Day at the Office: Naming Anonymous Types

I ran into a problem yesterday.  I’m in the middle of a large routine.  It looks at a set of projected changes and determines, if the changes were applied, what would the errors be.  Most of these errors have to do with balances going out of bounds, so there are several balances rolled up at various levels.

Where It Started

At first, I created several Dictionary<??,decimal> of balances like this:

var balance1 = .... 
 .GroupBy(t=>new { T.ClientId, T.CommmodityId, T.BucketId })  
 .ToDictionary(
    g=>g.Key, 
    g=>g.Sum(x=>x.Quantity1)
    ); 

The Problem

The code grew, exceeding 300 lines of code in one routine.  Time to refactor.  However, when I refactored, it did not know what to name my anonymous type, and I got this:

void PerformFancyMath(Trade t, Dictionary<??,decimal> balances)

More detail and other options here:   http://stackoverflow.com/questions/6624811/how-to-pass-anonymous-types-as-parameters

Not A Problem!  I’ll stop using the anonymous type, and create a helper class for it.

My first attempt was something like this:

public class DooHickey { 
    public int ClientId { get; set; }
    public int CommodityId { get; set; }
    public int BucketId { get; set; }
}

However, this does not work, because DooHickey does not define Equals() or GetHashCode(), so the dictionary doesn’t know how to match keys together.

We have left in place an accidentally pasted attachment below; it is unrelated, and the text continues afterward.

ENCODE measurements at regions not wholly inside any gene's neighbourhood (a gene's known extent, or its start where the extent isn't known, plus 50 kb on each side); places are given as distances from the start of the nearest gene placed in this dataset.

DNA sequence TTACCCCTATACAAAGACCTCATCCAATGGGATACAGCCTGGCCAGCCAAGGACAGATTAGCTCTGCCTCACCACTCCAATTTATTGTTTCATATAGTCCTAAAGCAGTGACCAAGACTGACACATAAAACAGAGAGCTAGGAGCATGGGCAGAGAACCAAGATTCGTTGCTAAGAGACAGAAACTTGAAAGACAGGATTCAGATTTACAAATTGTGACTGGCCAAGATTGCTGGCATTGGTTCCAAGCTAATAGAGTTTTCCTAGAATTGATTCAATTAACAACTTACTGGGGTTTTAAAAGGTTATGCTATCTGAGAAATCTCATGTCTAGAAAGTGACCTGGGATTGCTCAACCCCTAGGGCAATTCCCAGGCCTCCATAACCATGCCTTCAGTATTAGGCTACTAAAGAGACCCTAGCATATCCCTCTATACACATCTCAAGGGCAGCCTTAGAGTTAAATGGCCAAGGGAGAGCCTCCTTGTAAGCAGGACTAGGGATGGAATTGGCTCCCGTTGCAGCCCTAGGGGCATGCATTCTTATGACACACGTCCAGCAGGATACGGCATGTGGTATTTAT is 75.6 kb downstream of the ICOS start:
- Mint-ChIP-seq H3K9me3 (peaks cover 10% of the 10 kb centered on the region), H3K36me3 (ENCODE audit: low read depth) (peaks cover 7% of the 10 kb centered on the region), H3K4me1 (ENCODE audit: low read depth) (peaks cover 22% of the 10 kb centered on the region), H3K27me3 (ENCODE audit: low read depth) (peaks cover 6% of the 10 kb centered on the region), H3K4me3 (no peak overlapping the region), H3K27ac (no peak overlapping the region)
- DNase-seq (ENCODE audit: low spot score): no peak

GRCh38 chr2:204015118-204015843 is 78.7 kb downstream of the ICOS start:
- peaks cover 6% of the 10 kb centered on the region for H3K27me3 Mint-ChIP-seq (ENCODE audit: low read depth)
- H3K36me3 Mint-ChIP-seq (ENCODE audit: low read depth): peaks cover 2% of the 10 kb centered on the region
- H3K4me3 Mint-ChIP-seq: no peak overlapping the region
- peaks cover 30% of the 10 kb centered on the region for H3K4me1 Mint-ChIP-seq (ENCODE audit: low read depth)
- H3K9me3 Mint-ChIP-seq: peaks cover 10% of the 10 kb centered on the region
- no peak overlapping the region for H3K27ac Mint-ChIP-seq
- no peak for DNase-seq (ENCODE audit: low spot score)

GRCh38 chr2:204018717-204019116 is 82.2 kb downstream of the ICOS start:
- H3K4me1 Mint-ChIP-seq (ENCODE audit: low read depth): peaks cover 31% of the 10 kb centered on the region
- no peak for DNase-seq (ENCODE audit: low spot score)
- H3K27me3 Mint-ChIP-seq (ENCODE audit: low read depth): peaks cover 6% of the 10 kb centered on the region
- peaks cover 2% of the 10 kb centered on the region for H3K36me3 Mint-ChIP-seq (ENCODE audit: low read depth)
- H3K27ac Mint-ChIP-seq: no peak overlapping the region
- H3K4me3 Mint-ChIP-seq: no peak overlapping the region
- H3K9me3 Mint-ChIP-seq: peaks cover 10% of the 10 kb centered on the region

I hate writing those boilerplate bits of code – I like F#’s idea where it defines these for you, same as C# anonymous types.

My Solution

Rather than writing out that code, this is what I did instead:

public class DooHickey : Tuple<int,int,int> { public DooHickey(int a, int b, int c):base(a,b,c) { } /* This bit is not really necessary, but could be done

public int ClientId { get { return base.Item1; } } public int CommodityId { get { return base.Item2; } } public int BucketId { get { return base.Item3; } }

*/  }

  • I didn’t realize I could have a Tuple with 3,4,5 or more constituents.
  • The Tuple handles GetHashCode() and Equal().

Now armed with my helper class, I was able to refactor my code and bring my methods down to under a screenful each. 

Success!

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